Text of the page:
The Senate failed to proceed on a vote Monday for a nonbinding resolution against a troop surge in Iraq. A 49-to-47 vote was 11 short of the 60 needed to go ahead with debate, and left the measure's status uncertain. Democrats have vowed to find a way to force President Bush to change course in the war. GOP lawmakers say they welcome the debate, but want equal consideration for an alternative measure.

In a ruling considered favorable to I. Lewis "Scooter" Libby, the defendant in the CIA leak trial, the judge Tuesday paved the way for testimony by New York Times reporter David Sanger. Defense attorneys believe testimony by Sanger about a 2003 conversation with Libby could rebut evidence that he schemed to leak the identity of CIA analyst Valerie Plame.

Former New York Mayor Rudolph Giuliani filed paperwork with the Federal Election Commission Monday, signaling his intent to enter the 2008 presidential race formally as a Republican candidate.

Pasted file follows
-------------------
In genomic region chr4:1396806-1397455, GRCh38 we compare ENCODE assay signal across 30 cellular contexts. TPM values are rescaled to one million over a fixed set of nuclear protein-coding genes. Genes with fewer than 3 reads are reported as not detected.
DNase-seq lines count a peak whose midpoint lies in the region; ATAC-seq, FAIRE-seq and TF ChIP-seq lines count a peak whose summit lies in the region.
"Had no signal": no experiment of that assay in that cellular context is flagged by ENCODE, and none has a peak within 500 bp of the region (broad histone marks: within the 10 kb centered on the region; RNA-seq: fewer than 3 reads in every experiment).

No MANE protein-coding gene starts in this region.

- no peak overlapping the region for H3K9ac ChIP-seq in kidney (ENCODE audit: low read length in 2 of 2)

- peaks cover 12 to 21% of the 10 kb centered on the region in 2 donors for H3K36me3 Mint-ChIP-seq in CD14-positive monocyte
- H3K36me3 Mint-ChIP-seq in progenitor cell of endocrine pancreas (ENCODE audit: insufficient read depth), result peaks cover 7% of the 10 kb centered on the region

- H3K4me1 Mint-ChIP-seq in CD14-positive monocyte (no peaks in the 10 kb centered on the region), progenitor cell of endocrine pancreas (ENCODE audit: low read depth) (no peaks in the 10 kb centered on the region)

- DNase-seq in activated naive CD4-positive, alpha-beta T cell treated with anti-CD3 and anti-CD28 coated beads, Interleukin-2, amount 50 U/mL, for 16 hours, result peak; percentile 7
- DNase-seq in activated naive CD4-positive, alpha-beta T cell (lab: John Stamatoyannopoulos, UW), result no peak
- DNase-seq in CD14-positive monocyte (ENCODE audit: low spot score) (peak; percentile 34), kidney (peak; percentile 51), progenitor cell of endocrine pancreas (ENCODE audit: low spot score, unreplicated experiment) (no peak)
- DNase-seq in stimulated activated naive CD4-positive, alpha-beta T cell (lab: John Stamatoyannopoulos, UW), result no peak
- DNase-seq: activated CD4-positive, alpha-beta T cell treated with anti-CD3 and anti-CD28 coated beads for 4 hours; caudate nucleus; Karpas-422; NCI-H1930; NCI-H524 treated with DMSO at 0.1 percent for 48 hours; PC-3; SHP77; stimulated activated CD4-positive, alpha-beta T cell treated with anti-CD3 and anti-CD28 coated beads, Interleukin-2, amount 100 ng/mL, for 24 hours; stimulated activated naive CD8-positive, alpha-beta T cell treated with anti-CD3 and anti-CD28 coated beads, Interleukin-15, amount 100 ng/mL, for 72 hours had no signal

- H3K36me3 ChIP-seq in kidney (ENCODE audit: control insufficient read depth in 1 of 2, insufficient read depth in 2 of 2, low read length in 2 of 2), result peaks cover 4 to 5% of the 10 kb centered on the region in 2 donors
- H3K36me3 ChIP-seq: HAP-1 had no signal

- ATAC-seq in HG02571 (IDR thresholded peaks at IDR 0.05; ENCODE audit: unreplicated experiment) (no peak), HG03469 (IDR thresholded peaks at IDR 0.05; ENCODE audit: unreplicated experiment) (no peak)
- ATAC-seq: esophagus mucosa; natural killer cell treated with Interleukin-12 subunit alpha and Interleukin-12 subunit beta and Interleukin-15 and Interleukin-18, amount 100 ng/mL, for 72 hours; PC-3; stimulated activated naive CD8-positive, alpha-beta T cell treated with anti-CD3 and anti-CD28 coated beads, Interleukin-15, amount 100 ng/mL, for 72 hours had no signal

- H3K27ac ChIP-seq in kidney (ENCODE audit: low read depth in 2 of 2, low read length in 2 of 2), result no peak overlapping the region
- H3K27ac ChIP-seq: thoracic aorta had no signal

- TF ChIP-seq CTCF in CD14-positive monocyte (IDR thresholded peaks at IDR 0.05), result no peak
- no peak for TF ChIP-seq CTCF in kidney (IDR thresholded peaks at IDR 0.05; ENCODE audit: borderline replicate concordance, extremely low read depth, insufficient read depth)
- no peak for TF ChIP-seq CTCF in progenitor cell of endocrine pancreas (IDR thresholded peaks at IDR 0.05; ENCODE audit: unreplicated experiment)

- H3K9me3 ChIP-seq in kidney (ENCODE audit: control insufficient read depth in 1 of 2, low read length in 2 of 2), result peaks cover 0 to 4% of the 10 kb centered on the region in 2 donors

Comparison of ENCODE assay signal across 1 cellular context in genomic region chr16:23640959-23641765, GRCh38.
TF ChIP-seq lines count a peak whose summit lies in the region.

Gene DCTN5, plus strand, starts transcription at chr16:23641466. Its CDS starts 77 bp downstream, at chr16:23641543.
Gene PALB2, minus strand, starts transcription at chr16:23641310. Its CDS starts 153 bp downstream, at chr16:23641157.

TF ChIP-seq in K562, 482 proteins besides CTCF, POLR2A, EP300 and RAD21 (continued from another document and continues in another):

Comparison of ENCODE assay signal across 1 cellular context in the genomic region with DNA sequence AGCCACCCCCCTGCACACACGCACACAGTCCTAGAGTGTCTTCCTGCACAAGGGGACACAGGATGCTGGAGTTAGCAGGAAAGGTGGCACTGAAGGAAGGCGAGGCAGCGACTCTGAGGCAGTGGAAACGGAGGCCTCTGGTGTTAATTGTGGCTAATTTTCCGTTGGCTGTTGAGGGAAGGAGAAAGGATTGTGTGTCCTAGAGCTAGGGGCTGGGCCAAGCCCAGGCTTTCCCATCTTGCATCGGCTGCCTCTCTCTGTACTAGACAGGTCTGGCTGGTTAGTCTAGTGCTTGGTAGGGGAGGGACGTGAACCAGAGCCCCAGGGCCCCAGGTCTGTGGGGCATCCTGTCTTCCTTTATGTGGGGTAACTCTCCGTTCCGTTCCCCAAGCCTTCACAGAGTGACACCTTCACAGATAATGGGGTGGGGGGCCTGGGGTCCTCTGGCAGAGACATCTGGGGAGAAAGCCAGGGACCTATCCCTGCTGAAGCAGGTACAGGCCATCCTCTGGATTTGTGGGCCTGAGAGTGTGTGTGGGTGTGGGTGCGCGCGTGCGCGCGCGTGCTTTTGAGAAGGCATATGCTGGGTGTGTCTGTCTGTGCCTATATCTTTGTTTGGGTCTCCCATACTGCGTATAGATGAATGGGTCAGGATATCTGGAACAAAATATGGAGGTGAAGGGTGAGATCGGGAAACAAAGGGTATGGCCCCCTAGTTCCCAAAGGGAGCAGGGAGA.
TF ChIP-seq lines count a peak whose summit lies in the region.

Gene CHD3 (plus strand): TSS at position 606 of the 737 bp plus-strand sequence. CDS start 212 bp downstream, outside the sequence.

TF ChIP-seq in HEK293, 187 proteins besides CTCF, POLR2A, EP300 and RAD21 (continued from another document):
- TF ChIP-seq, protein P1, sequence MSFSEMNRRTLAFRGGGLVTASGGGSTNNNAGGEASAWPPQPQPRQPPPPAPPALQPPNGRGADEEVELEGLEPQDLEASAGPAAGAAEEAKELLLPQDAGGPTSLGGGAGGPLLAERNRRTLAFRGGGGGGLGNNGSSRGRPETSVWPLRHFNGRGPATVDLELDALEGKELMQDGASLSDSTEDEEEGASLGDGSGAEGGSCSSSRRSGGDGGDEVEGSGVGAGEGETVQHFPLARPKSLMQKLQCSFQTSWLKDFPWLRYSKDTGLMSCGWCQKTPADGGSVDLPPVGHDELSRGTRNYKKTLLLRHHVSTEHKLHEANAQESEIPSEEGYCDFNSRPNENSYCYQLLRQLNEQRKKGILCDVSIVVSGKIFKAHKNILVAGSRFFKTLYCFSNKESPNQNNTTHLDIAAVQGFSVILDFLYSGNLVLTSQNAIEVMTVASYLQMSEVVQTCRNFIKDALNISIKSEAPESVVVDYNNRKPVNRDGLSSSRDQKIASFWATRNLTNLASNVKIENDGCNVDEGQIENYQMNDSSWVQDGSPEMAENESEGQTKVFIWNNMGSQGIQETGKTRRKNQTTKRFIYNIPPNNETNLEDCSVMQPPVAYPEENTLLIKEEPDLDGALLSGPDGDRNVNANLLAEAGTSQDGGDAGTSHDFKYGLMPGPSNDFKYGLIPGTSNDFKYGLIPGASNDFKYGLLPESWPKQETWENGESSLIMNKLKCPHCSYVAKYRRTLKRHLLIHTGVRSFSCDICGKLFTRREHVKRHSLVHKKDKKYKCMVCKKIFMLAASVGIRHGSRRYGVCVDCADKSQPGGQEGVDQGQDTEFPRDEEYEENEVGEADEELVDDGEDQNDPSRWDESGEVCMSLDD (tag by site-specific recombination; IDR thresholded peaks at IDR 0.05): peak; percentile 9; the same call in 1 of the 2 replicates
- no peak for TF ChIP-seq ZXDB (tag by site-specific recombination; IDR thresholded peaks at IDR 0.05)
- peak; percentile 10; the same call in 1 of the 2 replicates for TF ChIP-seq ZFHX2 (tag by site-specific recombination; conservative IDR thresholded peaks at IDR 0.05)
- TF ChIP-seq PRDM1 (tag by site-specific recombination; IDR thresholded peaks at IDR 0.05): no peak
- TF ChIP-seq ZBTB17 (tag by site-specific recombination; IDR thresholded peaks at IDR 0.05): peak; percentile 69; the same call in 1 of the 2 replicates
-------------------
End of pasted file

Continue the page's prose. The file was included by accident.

The latest statistics show teen suicides on the rise after a decade of decline, according to the journal Pediatrics. Data from the federal Centers for Disease Control and Prevention, cited in the publication, indicate the rate for Americans under 20 increased 18 percent from 2003 to 2004. Some mental health experts believe that funding cuts in school-based prevention programs may be partly to blame.

San Francisco Mayor Gavin Newsom (D) said Monday that he'd seek counseling for his "problems with alcohol," but indicated that getting treatment would not affect his duties. The announcement followed his recent apology for having an affair with the wife of his campaign manager.

US Navy Capt. Lisa Nowak, a NASA astronaut who flew on a shuttle mission to the International Space Station last July, was granted bail Tuesday in Orlando, Fla., a day after being arrested and charged with attempted kidnapping. The episode allegedly involves a female rival in a love triangle.

James Sherley, a stem-cell scientist at the Massachusetts Institute of Technology, began a hunger strike on the Cambridge, Mass., campus Monday, claiming he'll continue it until he is given tenure. MIT would not comment on the specific reasons why the African-American professor was not tenured but denied that racism was involved.

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